White Privilege Pop Quiz: The Test You Can’t Fail / Molly Secours

White Privilege Pop Quiz: The Test You Can’t Fail / Molly Secours

With humor and compassion, Molly Secours deftly navigates the murky waters of racial bias and encourages honest discussion.
Secours effectively reveals how even those with ‘good intentions’ inadvertently promote division and disparity.
By asking ourselves a few key questions, we develop empathy while learning how a lack of

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inquiry can perpetuate ‘white privilege’ and inequity in our communities.

Exploring Whiteness and privilege is a daunting task simply because there are so many fears working against peeking under these covers. For many, there is a fear that if we look too closely, we might be horrified that someone we don’t want to know lives within us and we will be forced to feel bad about ourselves. If this sounds overly dramatic, it is because facing issues of race head-on is emotionally loaded and why most of us avoid it.
The pop-quiz is comprised of questions that help set a context for discussing this thing called White privilege and serves to help people understand what it means to possess it. The quiz is meant to dispel any mystery or skepticism about the existence of privilege for those who have never given it much, if any, thought. After all, the number one privilege of Whiteness is to not have to think about it, therein denying its existence.
Unlike a pop quiz at school, there are no wrong answers, only truthful ones. There is no scoring, but if you answer number three or four for most or many of the questions, there’s a good chance you are someone who is familiar with White privilege and experience it on a daily basis.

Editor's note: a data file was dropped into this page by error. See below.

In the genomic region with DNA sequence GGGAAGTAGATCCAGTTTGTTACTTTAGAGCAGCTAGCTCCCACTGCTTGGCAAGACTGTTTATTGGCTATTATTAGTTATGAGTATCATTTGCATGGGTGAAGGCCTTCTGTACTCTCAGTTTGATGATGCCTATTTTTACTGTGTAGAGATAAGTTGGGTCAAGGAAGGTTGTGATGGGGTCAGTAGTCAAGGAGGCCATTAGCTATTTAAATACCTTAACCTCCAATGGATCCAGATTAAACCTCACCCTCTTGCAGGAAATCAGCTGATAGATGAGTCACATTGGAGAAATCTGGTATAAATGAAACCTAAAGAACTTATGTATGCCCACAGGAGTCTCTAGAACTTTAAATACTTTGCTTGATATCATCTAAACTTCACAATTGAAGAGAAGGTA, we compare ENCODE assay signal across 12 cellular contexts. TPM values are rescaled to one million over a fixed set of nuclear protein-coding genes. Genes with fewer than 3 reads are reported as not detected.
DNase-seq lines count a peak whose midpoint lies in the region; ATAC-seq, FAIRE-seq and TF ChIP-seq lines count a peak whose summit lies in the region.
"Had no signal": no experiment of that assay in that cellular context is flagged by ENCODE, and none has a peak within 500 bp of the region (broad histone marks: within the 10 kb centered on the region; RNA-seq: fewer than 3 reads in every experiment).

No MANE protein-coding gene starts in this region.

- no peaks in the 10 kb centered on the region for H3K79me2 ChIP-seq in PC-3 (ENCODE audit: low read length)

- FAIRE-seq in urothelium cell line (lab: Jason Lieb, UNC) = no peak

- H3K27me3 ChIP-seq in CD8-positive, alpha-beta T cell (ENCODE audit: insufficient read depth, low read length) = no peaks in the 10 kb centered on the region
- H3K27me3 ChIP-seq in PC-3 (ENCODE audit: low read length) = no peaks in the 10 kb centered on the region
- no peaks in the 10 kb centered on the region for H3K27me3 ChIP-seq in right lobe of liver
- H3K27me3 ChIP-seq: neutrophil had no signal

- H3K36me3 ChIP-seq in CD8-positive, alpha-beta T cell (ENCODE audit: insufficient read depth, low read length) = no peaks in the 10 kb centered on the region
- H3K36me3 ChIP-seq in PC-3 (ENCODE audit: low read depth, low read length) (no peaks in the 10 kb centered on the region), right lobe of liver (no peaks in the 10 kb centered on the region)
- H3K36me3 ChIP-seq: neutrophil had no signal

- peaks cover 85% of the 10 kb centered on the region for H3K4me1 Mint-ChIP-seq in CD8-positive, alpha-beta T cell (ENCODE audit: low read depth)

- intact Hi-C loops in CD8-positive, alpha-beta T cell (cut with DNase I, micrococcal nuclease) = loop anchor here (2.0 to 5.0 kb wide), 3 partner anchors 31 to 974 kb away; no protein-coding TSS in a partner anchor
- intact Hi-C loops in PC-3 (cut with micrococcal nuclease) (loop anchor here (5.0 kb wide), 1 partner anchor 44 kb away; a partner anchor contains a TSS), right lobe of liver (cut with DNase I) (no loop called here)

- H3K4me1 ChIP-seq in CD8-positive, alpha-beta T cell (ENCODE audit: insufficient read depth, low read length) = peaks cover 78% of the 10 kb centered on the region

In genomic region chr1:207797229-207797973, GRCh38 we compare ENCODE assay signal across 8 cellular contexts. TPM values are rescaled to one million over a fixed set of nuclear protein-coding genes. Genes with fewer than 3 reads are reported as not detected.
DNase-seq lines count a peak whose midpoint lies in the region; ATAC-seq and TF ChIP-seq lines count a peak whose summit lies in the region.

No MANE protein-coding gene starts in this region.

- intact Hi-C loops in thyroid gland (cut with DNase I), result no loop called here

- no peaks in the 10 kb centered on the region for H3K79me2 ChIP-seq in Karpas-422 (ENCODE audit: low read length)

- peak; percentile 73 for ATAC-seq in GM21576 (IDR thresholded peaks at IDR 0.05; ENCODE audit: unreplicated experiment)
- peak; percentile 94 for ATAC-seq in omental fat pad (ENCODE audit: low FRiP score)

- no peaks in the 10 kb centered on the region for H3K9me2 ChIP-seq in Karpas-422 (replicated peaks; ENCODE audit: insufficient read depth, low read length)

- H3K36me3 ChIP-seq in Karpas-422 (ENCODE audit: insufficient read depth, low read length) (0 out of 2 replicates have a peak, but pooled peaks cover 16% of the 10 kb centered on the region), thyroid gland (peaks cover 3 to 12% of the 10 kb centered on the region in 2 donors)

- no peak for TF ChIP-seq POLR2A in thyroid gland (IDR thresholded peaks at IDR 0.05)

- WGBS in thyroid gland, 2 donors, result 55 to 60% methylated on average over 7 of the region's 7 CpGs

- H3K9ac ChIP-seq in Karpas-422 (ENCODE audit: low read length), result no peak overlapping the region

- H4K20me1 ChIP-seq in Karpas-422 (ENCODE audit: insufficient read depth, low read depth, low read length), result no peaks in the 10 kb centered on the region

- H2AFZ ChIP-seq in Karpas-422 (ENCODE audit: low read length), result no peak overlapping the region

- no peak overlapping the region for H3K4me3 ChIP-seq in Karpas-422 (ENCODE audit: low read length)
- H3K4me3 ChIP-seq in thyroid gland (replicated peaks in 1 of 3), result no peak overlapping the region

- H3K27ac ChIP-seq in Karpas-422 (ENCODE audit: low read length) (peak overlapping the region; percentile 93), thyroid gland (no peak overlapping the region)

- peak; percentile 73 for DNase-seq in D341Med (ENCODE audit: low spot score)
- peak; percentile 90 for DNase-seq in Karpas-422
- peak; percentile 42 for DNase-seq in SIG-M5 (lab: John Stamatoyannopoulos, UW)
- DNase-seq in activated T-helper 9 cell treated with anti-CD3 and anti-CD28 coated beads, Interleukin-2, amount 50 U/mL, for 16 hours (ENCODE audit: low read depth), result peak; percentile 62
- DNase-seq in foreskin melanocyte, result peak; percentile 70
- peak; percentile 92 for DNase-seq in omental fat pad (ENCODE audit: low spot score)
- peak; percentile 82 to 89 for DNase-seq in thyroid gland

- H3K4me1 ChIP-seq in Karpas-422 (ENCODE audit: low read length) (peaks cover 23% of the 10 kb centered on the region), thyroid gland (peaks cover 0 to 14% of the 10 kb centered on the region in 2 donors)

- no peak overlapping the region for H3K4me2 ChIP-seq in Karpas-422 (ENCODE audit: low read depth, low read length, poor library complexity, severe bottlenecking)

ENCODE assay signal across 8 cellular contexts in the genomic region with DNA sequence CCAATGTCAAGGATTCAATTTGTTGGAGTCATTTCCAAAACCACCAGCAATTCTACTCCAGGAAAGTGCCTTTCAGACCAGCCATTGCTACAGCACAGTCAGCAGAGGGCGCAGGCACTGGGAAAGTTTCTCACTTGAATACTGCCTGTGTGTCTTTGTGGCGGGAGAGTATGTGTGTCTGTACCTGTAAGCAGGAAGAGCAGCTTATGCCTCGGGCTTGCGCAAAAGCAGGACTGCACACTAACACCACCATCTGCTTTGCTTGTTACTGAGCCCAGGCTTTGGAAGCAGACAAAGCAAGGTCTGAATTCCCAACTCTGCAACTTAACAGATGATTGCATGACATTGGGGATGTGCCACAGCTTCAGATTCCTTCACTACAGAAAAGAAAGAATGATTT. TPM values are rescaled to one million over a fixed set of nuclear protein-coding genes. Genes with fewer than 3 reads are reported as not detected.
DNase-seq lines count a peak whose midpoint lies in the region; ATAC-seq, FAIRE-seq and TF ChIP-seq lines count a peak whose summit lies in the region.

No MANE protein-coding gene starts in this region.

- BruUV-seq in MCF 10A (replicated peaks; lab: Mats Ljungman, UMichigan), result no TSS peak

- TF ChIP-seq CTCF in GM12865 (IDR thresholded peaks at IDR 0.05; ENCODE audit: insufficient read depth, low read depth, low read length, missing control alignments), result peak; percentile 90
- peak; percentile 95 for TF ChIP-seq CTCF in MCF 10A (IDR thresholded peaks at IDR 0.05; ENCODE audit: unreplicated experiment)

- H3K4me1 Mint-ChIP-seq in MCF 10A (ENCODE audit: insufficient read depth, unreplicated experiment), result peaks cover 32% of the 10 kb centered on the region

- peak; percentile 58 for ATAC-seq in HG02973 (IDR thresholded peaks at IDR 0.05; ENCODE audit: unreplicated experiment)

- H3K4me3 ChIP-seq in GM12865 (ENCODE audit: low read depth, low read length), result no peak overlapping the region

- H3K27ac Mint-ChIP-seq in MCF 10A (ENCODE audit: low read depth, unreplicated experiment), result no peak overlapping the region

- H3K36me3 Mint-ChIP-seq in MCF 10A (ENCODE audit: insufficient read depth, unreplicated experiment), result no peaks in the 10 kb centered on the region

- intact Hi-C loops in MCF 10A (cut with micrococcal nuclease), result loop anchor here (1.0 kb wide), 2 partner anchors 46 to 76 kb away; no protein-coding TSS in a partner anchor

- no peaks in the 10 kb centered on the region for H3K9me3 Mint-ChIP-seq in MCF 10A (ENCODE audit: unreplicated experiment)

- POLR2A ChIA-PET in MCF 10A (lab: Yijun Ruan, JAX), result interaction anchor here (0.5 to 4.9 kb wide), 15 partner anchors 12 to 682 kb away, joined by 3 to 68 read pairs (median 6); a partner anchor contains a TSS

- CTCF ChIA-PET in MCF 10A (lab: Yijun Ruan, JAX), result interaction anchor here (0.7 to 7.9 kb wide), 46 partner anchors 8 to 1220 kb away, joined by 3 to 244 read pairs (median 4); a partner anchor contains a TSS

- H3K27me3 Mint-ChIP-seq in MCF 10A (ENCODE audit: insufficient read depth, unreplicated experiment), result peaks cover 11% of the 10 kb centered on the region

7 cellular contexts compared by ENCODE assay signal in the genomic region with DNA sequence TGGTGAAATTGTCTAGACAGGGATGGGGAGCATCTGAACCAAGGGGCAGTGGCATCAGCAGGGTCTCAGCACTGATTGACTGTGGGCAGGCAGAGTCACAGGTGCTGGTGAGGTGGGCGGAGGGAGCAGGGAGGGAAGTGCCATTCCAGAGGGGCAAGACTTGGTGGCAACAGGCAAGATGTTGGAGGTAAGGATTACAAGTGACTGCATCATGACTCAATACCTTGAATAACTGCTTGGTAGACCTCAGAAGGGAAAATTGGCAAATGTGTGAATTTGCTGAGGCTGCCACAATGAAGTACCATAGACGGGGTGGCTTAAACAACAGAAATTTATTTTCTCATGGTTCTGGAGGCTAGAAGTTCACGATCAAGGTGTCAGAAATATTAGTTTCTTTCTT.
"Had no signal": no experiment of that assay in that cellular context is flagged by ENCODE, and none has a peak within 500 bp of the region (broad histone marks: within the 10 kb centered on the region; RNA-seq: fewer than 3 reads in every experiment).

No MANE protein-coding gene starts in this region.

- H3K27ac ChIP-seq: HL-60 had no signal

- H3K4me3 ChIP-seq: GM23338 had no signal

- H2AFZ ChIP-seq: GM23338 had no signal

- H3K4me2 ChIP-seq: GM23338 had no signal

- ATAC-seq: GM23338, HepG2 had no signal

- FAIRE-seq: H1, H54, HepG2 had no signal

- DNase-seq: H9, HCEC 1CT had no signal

Each chapter begins with a multiple-choice question meant to reveal, inform and inspire more questions about Whiteness and the system invented to promote Whiteness than you have ever entertained before. The hope is that perhaps the quiz will point you in a new direction —to think more deeply and behave more consciously.

Molly was voted one of “Nashville’s most influential public intellectuals” by Nashville Scene Magazine and her video work with incarcerated youth has put her on the national stage for almost 15 years.

For over 10 years, Secours’ writings have appeared in over 50 mainstream and internet magazines and newspapers. In addition to numerous radio and television appearances, she is a host on “Beneath The Spin” a weekly radio show on WFSK at the historic Fisk University campus in Nashville TN. She also pens a weekly column of the same name (“Beneath The Spin”) on Blackcommentator.com, where Secours tackles issues such as racism, white privilege, juvenile justice, health care disparities, and reparations for slavery. On the ABC television Nashville affiliate WKRN, Secours also serves as a regular weekly commentator on a political news program called “This Week with Bob Mueller”. In Spring of 2007 Secours appeared on CNN’s Paula Zahn Now with Roland Martin to discuss the issue of ‘self segregation’.

In 1998, Secours was invited to serve as an Advisory Board Member at Fisk University’s Race Relations Institute in Nashville, Tennessee. In 2000, she presented an intervention to the United Nations in Santiago, Chile, proposing that the U.S. “repudiate the official histories and language(s) that maintain the hegemonic and unearned privileges accorded to those who are identified as ‘white’.” During the Summer of 2001, Secours attended the United Nations Prep-com in Geneva, Switzerland, and, as a journalist, covered the 2001 World Conference on Racism in Durban, South Africa.